Watch the Cancer.Net Video: Clinical Trials and Safety with Eric Singer, MD, MA, adapted from this content.
Patient safety is the top concern in clinical trials. That’s why every research study must follow a strict review and oversight process.
Who makes rules for clinical trials?
Clinical trial doctors and staff must follow rules from several groups of experts. These rules are made to keep you and other volunteers as safe as possible in the clinical trial. Below are the 3 main groups of experts that make rules for clinical trials in the United States.
Institutional Review Board (IRB). An IRB is a committee of experts that makes sure a clinical trial is designed correctly, safe, and fair. It protects the rights and welfare of clinical trial volunteers. An IRB must approve and monitor any clinical trial that involves people. The IRB does most of its work before a clinical trial starts. When the board has all the information it needs, it approves the clinical trial for doctors to start it.
Government organizations. In the United States, the Food and Drug Administration (FDA) makes rules for clinical trials. The National Institutes of Health also checks clinical trials.
Data and Safety Monitoring Board (DSMB). A DSMB is made up of clinical trial experts who check on how each clinical trial is going. They make sure the clinical trial is safe for volunteers and that doctors are learning valuable information from it. A DSMB checks what goes on during a clinical trial. Then they tell the organization that started the clinical trial if they think it should change, stop, or continue the clinical trial.
Who helps me understand the clinical trial before I join it?
The research team helps you understand the clinical trial before you decide whether to join it. They give you an “informed consent” form that tells you what happens in the study. It explains your options, including not being in the study, and describes the possible risks and benefits of being in the clinical trial.
Your doctor and/or the study’s research team will talk with you about the informed consent form and answer questions. They will talk with you about:
All your treatment options, including your choices if you decide not to join the clinical trial.
The clinical trial treatment, including how it is different from the standard treatment and why doctors are studying it.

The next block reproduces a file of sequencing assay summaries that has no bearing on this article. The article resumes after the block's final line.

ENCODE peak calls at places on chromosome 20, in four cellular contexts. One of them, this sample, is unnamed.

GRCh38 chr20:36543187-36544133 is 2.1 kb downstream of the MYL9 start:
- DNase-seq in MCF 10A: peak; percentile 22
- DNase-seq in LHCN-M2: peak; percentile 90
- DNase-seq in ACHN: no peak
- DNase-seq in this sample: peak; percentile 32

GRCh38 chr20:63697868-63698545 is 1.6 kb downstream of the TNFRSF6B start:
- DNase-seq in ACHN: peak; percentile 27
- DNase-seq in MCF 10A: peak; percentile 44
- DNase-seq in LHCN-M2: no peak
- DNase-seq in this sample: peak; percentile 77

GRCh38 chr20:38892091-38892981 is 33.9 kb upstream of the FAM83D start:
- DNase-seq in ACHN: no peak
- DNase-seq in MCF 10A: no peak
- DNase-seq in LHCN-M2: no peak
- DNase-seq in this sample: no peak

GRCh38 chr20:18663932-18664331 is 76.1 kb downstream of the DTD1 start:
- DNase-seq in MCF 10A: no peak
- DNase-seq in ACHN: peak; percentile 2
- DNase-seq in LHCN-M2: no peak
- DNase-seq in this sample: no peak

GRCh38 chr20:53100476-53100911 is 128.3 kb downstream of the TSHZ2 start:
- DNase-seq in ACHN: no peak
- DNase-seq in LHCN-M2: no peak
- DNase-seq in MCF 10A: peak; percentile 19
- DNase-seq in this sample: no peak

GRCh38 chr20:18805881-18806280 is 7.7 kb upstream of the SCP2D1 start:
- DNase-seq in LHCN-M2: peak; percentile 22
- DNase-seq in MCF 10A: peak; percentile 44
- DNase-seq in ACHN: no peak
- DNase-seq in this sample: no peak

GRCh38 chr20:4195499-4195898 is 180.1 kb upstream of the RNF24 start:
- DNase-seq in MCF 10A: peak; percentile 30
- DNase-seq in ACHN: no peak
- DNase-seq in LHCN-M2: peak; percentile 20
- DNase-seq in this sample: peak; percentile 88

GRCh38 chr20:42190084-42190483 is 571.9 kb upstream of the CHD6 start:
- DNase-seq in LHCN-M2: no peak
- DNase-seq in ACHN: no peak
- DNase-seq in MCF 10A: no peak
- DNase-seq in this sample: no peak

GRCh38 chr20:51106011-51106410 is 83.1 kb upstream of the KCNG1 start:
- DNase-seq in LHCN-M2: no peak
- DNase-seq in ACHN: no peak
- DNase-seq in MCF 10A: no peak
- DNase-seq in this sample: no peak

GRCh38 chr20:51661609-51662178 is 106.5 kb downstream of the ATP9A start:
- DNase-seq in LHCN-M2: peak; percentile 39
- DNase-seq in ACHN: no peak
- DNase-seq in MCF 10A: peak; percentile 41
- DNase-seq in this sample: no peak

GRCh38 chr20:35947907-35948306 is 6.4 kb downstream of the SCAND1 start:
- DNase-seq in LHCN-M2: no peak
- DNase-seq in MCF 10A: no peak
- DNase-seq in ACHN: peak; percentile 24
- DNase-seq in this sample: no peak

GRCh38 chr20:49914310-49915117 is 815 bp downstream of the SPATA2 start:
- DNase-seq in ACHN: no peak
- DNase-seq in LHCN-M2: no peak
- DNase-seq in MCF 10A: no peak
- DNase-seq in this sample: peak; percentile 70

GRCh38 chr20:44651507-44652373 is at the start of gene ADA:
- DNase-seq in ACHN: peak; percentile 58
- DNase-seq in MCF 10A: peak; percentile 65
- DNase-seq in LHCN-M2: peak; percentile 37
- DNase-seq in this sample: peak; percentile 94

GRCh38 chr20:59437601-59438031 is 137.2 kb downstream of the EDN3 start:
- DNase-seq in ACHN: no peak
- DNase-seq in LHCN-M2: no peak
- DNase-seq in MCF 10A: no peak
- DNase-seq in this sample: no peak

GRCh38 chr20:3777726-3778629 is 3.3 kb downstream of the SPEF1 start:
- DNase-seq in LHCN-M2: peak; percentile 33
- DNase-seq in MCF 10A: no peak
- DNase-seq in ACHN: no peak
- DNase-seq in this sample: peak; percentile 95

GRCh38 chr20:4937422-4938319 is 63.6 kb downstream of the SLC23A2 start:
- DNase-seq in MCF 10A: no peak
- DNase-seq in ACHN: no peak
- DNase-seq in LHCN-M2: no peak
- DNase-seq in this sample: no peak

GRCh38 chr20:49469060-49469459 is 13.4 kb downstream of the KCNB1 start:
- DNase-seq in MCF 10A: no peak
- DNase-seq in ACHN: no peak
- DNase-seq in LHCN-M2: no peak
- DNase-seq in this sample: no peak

The possible risks and benefits of the clinical trial treatment. These might be different from the possible risks and benefits of the standard treatment. Or, they might be similar.
What you need to do if you join the clinical trial. You will learn about the:
Number of doctor visits and medical tests
Right to leave the study at any time
Possible cost to you
Ways the clinical trial staff protect your privacy and personal information
Contact information for the clinical trial staff for any questions or concerns
You might also want to talk about the consent form with family members or friends. If you join the clinical trial, you will get a signed copy to keep with your personal medical records.
Informed consent does not end when you sign the form. The clinical trial staff wants to hear your questions and address your concerns at any time. They also want to give you any new information about the clinical trial or treatment.
Can I leave a clinical trial?
Yes. You can leave at any time, for personal or medical reasons. You will still get the standard treatments and medical care you need if you leave.
What if the cancer gets worse?
Just like standard cancer treatments, clinical trials do not always help. If the cancer gets worse, you can choose to leave the clinical trial or stay in it. You can have standard treatment or stop treatment if you want. You will probably want to talk with your doctor, family members, and friends. You might also want to talk with the research team about your choices.
What if I have severe side effects?
Tell the research team right away. You can get treatment for side effects. Learning about side effects is another reason doctors do clinical trials. You can also tell your regular doctor and health care team. If the side effects are too severe, you can choose to leave the clinical trial. If the clinical trial treatment causes severe side effects, the DSMB might stop the clinical trial.
What if the clinical trial staff switches me to a different group?
The clinical trial treatment sometimes clearly works better than the standard treatment. If this happens, the DSMB might want everyone in the clinical trial to have it. The clinical trial staff will talk with you before switching you to a different group. Ask the staff any questions you have about the clinical trial, including about your group and treatment.
Will I get a “sugar pill” or placebo?
Probably not. In cancer clinical trials, doctors usually compare the new treatment being studied to one or more of the standard treatments.
An inactive treatment is called a placebo in medical language. A placebo is a drug or treatment that looks like the real one, but is not. If there is a chance you might get a placebo, the informed consent form will say so. If you do get a placebo, you will also receive another treatment. You will never get only the placebo. Ask the research team any questions you have about this.
Learn more with free videos
You can watch a free series of educational videos on Cancer.Net. The series is called Preparatory Education About Clinical Trials, or PRE-ACT.
To get a personalized selection of videos, you can answer questions about your own information and preferences. Or you can watch the entire series. You need to create an account to get personalized videos. If you have an account, you can also start and stop watching at any time.